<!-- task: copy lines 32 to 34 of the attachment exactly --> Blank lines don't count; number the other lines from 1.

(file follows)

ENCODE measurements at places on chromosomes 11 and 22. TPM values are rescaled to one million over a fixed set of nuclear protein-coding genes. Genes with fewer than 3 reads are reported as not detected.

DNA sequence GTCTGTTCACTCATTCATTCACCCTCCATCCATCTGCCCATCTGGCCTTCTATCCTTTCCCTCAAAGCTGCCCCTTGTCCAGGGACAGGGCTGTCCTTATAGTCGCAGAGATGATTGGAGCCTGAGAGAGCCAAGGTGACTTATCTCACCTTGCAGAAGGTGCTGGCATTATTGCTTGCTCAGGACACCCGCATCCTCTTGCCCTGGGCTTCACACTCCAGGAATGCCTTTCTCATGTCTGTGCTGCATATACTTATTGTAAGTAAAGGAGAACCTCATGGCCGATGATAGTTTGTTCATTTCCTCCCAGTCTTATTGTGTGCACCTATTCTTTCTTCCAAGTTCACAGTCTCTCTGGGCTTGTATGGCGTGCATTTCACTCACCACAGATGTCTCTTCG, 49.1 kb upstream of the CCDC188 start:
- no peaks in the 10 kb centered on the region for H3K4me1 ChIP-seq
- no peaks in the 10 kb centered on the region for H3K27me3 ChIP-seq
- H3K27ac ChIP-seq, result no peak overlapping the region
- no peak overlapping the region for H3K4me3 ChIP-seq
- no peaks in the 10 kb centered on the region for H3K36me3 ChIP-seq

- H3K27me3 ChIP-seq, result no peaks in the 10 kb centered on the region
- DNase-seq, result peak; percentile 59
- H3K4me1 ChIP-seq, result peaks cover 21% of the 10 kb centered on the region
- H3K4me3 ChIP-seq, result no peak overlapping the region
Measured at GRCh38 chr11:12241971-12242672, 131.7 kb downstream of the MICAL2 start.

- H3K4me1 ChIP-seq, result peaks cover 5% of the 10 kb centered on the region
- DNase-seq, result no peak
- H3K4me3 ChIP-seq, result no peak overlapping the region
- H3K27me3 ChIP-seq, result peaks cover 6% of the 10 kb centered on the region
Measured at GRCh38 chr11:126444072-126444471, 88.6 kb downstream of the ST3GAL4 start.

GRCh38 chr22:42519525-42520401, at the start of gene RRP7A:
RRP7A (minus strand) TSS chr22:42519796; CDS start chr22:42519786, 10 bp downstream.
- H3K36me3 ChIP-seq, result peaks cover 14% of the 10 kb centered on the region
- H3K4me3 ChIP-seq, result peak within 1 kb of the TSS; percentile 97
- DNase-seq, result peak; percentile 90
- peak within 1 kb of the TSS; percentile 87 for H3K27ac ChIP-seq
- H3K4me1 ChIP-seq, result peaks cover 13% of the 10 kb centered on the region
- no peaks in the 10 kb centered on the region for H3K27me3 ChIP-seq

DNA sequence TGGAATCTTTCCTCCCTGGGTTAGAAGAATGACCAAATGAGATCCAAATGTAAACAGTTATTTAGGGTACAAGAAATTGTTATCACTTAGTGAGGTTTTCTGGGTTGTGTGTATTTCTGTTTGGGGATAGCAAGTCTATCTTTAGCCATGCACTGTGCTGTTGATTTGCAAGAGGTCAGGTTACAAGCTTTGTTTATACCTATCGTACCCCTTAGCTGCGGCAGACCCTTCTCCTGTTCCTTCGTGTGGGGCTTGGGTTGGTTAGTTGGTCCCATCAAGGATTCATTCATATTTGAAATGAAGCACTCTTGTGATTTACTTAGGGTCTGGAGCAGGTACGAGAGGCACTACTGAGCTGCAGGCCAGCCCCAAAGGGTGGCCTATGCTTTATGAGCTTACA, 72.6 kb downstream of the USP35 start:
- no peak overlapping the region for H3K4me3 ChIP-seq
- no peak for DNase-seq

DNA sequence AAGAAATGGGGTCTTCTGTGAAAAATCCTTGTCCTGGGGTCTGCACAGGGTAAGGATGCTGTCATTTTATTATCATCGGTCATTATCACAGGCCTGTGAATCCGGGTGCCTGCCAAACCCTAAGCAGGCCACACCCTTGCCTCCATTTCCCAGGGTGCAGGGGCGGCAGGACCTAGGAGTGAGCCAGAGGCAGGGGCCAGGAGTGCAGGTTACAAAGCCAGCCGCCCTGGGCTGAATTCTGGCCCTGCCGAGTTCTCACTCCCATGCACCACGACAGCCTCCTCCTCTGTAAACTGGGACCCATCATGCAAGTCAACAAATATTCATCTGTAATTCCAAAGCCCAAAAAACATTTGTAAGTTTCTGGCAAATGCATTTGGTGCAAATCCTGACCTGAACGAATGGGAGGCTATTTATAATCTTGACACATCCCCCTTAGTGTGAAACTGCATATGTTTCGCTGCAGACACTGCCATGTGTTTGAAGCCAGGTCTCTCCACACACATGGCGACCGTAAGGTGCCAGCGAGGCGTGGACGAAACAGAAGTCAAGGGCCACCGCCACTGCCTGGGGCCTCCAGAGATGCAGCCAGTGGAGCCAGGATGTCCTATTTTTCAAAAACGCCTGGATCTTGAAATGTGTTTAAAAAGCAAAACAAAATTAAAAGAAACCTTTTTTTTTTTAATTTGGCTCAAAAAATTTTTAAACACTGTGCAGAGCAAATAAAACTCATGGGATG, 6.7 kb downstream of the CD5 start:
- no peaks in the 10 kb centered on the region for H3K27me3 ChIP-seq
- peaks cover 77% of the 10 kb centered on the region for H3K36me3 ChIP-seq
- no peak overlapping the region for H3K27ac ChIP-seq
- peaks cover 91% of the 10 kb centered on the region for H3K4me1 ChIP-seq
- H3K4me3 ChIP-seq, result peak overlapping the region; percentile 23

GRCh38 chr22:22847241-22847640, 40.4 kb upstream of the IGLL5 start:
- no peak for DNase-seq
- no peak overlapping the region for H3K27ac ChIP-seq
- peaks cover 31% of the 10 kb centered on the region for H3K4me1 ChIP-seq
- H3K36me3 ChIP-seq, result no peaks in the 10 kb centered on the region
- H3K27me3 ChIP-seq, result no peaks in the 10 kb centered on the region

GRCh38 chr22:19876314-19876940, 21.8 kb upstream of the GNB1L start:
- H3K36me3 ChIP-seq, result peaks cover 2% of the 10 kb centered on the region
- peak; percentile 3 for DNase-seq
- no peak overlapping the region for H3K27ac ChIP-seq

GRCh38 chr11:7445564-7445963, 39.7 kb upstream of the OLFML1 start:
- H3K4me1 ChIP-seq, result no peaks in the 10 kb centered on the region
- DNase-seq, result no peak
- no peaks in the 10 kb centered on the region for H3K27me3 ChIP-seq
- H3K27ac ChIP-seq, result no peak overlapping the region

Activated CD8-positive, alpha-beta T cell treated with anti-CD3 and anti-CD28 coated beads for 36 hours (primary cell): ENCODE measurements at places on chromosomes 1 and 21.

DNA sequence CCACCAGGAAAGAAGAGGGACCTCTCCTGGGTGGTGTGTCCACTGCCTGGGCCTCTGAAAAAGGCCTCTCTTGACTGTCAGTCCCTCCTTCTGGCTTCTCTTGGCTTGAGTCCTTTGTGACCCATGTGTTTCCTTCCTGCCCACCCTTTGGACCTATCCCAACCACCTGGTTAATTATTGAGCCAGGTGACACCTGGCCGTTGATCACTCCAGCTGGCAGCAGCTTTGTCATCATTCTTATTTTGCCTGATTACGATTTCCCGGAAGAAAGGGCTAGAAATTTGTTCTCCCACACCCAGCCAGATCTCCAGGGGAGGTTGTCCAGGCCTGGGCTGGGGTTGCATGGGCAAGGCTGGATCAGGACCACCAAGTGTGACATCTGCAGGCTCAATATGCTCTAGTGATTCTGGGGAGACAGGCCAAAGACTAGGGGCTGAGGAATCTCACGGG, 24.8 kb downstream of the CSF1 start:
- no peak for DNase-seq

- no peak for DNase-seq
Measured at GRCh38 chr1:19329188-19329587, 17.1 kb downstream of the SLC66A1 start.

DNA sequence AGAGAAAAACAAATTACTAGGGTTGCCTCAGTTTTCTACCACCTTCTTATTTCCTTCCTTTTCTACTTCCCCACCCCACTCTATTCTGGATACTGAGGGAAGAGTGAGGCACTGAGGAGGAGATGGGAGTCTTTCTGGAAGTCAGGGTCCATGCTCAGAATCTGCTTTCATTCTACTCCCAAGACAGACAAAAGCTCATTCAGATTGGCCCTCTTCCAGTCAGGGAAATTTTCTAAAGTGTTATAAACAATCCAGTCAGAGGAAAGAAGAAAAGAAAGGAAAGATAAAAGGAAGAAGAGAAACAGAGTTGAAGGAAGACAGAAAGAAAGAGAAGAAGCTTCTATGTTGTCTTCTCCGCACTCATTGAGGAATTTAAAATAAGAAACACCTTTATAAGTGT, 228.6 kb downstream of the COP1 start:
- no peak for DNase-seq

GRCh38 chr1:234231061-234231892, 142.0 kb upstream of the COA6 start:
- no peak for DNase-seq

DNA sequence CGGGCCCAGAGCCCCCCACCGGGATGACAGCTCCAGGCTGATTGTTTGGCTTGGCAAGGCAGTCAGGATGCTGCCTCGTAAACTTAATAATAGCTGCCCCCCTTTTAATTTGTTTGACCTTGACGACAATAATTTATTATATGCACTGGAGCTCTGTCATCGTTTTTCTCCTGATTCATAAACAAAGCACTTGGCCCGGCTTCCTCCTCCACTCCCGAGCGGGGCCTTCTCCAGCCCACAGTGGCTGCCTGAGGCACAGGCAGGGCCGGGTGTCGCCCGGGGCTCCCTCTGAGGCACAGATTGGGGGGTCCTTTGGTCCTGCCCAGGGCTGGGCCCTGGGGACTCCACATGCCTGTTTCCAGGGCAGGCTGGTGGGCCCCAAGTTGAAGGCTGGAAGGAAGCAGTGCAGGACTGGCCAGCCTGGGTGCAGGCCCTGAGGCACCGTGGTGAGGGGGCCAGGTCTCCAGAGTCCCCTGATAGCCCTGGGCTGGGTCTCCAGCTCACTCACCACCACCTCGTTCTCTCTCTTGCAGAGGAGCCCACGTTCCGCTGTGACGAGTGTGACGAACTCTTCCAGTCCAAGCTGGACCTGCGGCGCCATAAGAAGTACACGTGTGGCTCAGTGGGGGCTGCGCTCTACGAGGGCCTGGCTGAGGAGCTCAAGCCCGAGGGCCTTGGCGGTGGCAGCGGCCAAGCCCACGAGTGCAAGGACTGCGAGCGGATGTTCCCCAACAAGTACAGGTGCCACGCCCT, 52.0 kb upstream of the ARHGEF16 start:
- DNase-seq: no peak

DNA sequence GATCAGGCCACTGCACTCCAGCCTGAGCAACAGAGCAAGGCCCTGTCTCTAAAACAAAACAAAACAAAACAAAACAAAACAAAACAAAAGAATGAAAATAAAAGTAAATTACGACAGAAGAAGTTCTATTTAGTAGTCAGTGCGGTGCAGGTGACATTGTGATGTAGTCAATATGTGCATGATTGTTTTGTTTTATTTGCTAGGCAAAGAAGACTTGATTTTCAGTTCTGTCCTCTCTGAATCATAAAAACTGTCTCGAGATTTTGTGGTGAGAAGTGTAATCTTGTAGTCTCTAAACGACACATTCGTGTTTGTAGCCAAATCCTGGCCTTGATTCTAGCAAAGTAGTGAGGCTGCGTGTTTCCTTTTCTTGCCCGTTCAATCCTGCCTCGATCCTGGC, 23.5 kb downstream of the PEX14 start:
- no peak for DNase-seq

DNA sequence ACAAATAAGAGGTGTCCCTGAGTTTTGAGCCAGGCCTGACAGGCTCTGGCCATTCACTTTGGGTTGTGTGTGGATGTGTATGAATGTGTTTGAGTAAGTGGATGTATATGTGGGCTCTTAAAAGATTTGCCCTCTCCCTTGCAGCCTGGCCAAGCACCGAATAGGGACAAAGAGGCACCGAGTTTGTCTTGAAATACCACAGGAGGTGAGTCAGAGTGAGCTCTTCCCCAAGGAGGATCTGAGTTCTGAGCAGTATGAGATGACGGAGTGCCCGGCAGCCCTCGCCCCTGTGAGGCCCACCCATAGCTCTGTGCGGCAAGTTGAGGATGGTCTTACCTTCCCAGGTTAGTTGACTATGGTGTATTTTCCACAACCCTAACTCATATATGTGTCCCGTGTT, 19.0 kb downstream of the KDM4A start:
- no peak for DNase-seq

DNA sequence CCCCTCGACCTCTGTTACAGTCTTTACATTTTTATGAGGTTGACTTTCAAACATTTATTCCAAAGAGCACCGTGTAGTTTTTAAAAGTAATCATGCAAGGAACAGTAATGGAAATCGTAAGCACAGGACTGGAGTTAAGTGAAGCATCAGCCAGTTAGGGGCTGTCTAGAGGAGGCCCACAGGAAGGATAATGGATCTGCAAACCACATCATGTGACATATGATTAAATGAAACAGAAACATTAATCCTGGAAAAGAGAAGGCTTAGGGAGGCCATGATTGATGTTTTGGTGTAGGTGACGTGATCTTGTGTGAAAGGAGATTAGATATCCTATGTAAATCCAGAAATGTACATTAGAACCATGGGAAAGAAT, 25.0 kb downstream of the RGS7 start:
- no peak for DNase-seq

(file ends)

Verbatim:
- no peak overlapping the region for H3K27ac ChIP-seq
- peaks cover 91% of the 10 kb centered on the region for H3K4me1 ChIP-seq
- H3K4me3 ChIP-seq, result peak overlapping the region; percentile 23